How to Listen to an Alzheimer’s Patient

Mother and daughterAs the son and former caregiver of a mother with Alzheimer’s, Bob DeMarco understands the challenges of maintaining clear communication with Alzheimer’s patients. According to Bob, it’s easy to become “exasperated, confused, frustrated, and sometimes angry” by some of the things our loved ones with Alzheimer’s say.

Happily, in his recent article from Alzheimer’s Reading Room, Bob describes his experience using compassionate listening to maintain better communication with his mother — and improve her sense of safety and security to boot. Best of all, he offers practical exercises other caregivers can use to do the same.

Here’s what Bob suggests:

Step 1: Listen Calmly

To begin, Bob asks caregivers to ask themselves honestly whether they are “really listening” to their loved ones, or simply taking their words at face value and reacting emotionally.

For practice, he encourages caregivers imagine themselves “calmly leaning up against the wall and listening to [their] Alzheimer’s patient” during a particular incident and/or recurrent episode.

Step 2: Take Note

Next, Bob suggests caregivers “start paying very close attention to the things [their] loved ones with Alzheimer’s repeat often.” For Bob’s mother, it was the idea that she wanted to “go home” to Philadelphia where she lived as a child.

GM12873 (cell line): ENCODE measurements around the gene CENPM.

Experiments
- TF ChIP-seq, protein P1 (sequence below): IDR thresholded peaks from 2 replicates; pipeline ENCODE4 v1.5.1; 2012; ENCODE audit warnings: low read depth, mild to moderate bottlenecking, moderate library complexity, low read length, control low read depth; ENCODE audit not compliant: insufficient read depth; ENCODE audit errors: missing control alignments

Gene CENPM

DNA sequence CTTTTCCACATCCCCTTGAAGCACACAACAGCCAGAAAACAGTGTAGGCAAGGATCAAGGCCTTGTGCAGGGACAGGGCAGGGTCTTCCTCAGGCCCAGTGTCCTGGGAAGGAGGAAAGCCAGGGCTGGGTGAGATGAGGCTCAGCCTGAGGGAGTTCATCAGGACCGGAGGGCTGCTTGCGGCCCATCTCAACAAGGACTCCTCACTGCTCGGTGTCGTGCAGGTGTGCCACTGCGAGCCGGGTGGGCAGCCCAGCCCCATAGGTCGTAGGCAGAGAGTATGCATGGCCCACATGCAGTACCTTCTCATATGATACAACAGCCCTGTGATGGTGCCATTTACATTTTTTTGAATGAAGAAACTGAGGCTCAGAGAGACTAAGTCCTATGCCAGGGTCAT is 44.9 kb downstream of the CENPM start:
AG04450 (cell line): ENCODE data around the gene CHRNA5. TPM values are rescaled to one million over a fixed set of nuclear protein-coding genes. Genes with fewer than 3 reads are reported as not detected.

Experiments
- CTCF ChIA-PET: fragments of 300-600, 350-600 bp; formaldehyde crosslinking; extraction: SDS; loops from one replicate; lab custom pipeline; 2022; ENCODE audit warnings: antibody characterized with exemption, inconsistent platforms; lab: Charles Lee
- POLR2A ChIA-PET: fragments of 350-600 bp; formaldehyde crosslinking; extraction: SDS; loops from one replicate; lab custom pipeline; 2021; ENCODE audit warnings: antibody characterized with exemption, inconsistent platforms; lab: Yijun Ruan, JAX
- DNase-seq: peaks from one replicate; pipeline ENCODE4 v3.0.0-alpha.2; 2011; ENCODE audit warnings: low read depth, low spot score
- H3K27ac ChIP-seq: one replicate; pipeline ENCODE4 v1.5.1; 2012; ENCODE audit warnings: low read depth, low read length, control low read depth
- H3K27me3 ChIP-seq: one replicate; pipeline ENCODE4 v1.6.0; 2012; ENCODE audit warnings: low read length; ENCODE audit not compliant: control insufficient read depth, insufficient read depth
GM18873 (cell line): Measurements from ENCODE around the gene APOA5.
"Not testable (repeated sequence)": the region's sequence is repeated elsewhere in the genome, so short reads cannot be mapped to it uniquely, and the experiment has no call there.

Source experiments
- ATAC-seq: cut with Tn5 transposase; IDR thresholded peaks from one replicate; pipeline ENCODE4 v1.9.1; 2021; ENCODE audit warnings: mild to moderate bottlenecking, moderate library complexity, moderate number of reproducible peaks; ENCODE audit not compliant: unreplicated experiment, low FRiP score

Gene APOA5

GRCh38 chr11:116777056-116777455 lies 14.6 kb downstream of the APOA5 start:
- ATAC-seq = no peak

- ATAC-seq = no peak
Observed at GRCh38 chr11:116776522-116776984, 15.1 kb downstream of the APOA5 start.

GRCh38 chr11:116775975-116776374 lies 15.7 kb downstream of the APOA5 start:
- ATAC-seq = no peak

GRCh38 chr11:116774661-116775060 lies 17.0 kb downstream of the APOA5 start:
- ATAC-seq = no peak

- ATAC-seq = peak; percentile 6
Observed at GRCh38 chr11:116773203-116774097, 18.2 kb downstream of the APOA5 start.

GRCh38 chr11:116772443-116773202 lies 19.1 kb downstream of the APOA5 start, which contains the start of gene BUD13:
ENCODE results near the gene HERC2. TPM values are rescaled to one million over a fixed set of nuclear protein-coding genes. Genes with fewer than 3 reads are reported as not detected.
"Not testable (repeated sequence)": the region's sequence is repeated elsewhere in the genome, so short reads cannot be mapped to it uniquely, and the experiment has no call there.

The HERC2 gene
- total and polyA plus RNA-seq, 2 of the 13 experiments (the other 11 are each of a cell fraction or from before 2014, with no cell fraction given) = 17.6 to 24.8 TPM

Step 3: Put the Pieces Together

The final step is to see past the words themselves and recognize the emotional weight they carry for the patient.

In Bob’s case, by thinking like a detective and connecting his mother’s words with her body language, Bob was able to make a miraculous discovery:

“It finally dawned on me that [my mother] wasn’t really saying ‘I want to move back to south Philly;’ instead she was trying to tell me she wanted to feel safe and secure.”

To address this, Bob began focusing on positive verbal reinforcement to improve her sense of comfort in her living space. “I also tried to put my arm around Dotty, my head up against her head, and reassure her as often as I could,” he explains.

Before long, Dotty stopped saying she wanted to go home.

But it was only after Bob started truly listening that he became able to successfully address his mother’s needs. “Once I figured out how to look beyond the obvious and listen to what Dotty was saying… I found that I was no longer disconcerted, frustrated, or angered by her words.”

When it comes to Alzheimer’s care, sometimes it’s only by taking a step back that we can take a step forward.

Read the rest of Bob’s article.

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